• gynaecological problems.

In addition, certain lifestyle factors can contribute to such disorders, such as smoking, alcoholism and abuse of illegal drugs.

Psychological aspects of female sexuality

It is a well-known fact that for women, sexuality is not just a physical thing; it is also in the head and heart! Therefore, often times, female sexual dysfunction can be partly or completely explained by psychological or emotional factors. There are many examples, but here are a few:

  • low self-esteem;
  • conflict with a partner;
  • religious or educational taboos, or social restrictions;
  • feeling guilty;
  • past sexual trauma (rape, incest, etc.);
  • sexual preferences or desire that is different from a partner’s;
  • lack of communication.

If you discover that your issues are of emotional or psychological nature, seeking the support of a psychologist, sexologist or other specialized therapist could be very beneficial to you.

Sexuality and medication

Certain medications can also cause or exacerbate a woman’s sexual disorder. Among others:

  • antidepressants;
  • anti-anxiety drugs;
  • narcotics such as morphine and codeine;
  • antihypertensive drugs (used for high blood pressure);
  • hormones;
  • cancer treatments.

If you are experiencing difficulties on a sexual level, ask your pharmacist if the medication you are taking could be the cause.

Don’t just sit there; do something!

If you are struggling with a sexual disorder, here is some additional advice:

  • Remember that you are not alone. This kind of problem affects nearly half of all women, no matter what age. Don’t be so hard on yourself.
  • Confide in a woman in whom you trust, such as a good friend. Most women are great listeners and confidantes. Simply confiding in someone will do you a world of good, and who knows, you might even find an ally who can help you find the solutions you seek.
  • Learn how to express your preferences and desires, what you like and don’t like. Sexual intimacy should never be a chore, but rather an opportunity to share, to get closer and to find pleasure while giving pleasure to someone else. Communication and respect (of yourself and your partner) are key elements to a healthy, fulfilling sex life.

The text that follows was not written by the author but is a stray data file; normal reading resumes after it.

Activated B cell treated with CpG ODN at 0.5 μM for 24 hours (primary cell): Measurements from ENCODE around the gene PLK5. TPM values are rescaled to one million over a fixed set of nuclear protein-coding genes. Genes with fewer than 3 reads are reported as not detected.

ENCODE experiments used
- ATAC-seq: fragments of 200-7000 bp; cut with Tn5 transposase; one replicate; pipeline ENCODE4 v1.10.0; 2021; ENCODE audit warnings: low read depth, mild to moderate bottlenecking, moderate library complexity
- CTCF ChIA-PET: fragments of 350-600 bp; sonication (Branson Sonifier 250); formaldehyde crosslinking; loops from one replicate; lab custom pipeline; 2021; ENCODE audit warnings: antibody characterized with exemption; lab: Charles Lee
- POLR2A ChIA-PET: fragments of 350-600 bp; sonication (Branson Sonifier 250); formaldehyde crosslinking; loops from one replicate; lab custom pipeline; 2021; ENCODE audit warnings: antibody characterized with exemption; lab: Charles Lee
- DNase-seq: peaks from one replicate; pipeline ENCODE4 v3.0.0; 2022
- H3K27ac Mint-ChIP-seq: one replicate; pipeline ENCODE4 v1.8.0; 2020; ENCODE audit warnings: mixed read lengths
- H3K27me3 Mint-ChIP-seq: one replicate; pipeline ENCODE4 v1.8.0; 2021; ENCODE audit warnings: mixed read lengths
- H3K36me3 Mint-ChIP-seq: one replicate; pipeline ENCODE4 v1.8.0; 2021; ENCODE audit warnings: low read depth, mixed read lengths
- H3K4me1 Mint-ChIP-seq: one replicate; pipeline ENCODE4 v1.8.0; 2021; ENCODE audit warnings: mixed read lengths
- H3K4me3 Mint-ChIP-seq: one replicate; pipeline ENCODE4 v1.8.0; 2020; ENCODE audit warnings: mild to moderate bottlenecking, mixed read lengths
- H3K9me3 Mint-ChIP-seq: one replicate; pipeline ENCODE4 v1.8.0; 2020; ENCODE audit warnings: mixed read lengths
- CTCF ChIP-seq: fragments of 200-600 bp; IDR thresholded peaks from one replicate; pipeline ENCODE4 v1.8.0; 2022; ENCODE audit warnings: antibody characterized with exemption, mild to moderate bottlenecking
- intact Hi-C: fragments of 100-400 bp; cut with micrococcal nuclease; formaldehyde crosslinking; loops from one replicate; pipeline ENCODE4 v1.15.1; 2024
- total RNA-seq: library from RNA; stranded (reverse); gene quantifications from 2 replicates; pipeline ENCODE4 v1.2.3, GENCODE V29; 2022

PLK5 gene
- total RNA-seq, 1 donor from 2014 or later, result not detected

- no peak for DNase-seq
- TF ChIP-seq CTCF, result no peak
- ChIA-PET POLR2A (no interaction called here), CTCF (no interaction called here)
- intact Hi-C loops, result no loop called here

• Consider your issues as a health problem that deserves attention and a solution. In most cases, a cause is successfully identified and a remedy can be found.

Whatever the nature or cause of a sexual disorder, it is important to break the silence and look for help; this is true for both men and women. It can be a bit embarrassing to broach the topic with a health professional, and sometimes it is hard to find the right time do so. But thanks to his or her listening skills, availability, discretion and professionalism, your pharmacist can answer your questions and alleviate your worries regarding sexual matters. He or she might even provide you with solutions and ideas that you had never even thought possible!


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Female sexual dysfunction or sexual problems in women

Did you know that out of every known health condition today, none is as widespread as female sexual dysfunction? Strangely, we don’t often hear about this problem, which actually affects the lives of 30 to 50% of women. Now is the time to break the silence!